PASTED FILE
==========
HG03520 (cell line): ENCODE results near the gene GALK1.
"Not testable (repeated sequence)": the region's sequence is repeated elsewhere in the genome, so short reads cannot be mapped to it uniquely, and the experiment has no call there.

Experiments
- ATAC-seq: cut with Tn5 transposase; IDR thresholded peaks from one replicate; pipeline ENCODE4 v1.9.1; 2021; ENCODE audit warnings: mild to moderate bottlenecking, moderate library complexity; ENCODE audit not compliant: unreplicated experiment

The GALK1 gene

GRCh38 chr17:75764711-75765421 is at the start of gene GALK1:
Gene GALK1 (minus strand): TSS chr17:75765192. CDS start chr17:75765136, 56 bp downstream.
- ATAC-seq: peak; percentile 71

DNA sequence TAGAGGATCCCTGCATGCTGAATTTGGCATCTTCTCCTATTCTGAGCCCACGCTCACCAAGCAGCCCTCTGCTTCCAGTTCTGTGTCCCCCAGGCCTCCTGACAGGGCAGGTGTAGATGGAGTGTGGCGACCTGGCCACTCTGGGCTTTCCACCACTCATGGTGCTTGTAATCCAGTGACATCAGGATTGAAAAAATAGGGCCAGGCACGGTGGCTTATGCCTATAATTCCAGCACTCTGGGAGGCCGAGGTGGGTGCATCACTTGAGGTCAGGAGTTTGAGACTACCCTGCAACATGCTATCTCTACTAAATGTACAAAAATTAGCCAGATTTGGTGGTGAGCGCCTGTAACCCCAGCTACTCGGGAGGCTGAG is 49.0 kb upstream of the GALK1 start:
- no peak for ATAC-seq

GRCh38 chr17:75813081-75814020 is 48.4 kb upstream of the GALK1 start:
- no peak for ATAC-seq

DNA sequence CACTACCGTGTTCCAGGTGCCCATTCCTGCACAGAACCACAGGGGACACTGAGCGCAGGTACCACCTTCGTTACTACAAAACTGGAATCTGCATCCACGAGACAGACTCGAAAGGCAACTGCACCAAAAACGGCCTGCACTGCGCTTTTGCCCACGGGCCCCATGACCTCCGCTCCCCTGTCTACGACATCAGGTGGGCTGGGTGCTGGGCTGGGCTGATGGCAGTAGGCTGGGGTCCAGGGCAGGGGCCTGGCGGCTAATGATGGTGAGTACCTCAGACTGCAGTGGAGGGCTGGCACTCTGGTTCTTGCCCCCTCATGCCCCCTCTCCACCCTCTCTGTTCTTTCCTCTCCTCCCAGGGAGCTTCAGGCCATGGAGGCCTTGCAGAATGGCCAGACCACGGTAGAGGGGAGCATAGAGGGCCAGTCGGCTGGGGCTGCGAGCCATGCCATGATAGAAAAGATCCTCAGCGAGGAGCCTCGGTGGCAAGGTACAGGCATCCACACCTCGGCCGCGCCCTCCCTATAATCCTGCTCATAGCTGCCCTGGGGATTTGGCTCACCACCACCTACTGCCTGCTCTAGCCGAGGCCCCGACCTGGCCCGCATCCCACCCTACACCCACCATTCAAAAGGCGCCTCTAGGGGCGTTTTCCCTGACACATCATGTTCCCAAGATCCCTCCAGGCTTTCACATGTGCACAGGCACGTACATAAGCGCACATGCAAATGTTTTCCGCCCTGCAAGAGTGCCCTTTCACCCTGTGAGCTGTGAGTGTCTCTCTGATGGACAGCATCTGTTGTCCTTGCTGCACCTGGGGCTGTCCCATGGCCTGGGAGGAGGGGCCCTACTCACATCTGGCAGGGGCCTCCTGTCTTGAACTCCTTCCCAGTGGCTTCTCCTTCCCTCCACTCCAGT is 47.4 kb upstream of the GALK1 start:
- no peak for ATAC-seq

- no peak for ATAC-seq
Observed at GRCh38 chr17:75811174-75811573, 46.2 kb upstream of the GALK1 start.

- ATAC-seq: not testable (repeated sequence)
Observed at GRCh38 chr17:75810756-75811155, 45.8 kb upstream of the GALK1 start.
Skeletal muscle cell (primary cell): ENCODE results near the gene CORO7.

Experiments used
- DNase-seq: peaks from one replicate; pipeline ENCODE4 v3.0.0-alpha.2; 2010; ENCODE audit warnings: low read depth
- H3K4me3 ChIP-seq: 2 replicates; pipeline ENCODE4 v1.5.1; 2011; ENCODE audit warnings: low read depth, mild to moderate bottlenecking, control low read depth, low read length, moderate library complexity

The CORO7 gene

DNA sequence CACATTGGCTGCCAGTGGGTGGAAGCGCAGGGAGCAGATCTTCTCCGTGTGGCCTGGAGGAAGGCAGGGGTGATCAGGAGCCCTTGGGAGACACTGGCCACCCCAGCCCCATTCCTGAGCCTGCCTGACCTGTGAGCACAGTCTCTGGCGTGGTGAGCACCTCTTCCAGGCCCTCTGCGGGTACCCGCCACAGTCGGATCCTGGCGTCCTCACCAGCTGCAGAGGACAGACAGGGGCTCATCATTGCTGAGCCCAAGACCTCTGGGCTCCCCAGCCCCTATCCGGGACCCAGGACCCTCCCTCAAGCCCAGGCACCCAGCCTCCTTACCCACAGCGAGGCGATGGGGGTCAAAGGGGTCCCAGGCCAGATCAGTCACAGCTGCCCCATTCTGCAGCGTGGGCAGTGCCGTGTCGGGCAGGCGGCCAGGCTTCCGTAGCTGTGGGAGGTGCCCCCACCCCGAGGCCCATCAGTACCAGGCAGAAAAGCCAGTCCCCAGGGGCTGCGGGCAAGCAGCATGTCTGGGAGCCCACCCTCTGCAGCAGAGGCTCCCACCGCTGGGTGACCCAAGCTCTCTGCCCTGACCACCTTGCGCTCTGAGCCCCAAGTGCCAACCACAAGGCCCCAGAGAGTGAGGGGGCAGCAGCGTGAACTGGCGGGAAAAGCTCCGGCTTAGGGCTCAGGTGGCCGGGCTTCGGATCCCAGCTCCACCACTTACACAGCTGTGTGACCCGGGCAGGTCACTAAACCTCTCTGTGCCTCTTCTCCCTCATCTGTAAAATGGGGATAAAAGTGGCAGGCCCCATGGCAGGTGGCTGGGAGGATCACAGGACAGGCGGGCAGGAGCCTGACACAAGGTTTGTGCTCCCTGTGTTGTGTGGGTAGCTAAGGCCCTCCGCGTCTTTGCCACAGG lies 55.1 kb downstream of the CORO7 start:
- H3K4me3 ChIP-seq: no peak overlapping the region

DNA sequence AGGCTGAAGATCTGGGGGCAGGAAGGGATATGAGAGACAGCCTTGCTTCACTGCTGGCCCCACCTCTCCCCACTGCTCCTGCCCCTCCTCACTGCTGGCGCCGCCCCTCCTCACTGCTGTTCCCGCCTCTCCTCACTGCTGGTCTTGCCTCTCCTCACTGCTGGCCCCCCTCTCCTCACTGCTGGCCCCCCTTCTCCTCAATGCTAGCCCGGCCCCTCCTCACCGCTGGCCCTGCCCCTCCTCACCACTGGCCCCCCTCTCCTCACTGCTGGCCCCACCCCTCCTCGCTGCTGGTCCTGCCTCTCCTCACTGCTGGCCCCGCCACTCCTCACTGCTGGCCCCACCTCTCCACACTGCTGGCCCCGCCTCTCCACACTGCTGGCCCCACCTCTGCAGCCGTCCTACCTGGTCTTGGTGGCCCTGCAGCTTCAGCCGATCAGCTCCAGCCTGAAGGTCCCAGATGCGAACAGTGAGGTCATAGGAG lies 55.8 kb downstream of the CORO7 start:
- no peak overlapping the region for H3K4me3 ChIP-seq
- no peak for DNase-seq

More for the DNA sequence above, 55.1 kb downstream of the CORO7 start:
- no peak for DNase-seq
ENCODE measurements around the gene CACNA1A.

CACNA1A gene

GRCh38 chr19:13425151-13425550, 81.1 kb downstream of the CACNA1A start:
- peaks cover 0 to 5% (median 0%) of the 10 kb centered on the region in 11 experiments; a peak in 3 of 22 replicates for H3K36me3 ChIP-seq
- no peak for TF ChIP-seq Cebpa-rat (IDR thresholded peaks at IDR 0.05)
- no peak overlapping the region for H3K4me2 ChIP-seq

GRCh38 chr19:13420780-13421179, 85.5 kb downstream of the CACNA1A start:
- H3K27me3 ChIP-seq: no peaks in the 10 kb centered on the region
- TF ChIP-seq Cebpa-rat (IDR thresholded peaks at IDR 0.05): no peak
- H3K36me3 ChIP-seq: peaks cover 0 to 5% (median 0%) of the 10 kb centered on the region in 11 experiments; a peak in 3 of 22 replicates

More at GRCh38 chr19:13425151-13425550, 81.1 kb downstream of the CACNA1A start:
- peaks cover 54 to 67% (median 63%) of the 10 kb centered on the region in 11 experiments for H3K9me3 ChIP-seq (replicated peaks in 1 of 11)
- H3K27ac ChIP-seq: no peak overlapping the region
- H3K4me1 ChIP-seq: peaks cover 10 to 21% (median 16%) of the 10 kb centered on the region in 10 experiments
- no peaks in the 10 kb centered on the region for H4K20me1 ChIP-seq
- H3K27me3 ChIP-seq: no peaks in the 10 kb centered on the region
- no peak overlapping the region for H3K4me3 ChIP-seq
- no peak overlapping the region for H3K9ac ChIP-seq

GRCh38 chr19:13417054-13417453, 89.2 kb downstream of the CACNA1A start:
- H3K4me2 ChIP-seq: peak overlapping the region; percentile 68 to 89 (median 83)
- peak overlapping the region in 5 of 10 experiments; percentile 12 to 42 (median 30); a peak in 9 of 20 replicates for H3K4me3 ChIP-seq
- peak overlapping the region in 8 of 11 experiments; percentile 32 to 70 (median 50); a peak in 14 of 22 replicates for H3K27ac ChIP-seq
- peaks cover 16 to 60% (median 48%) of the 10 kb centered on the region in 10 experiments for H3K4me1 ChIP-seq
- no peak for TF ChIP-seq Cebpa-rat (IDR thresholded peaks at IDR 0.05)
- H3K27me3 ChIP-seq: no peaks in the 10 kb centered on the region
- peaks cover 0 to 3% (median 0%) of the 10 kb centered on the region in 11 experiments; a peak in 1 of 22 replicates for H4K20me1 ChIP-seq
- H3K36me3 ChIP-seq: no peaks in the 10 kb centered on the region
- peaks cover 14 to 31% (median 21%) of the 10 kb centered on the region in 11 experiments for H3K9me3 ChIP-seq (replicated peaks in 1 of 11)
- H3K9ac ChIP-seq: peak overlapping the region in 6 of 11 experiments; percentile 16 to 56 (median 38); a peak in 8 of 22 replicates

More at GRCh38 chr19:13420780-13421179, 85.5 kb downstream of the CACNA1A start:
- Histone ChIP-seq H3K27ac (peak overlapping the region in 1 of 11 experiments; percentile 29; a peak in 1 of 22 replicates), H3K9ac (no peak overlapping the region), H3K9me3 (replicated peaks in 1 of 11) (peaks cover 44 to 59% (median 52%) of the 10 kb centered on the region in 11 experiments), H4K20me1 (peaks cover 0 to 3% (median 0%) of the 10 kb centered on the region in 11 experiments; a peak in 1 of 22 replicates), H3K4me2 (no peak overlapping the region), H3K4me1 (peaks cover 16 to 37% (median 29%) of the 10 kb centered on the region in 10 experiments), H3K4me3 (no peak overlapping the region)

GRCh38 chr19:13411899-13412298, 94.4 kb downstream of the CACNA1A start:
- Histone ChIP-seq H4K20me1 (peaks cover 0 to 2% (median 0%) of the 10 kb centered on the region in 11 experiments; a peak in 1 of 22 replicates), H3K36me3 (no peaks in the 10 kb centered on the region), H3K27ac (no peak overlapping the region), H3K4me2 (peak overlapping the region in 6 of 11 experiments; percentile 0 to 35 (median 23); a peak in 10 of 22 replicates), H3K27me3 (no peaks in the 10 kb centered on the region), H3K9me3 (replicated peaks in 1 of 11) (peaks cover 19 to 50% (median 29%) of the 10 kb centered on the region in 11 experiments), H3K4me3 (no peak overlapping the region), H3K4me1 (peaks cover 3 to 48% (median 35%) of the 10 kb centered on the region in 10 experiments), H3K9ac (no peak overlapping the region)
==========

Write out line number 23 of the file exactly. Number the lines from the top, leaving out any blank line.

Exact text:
The CORO7 gene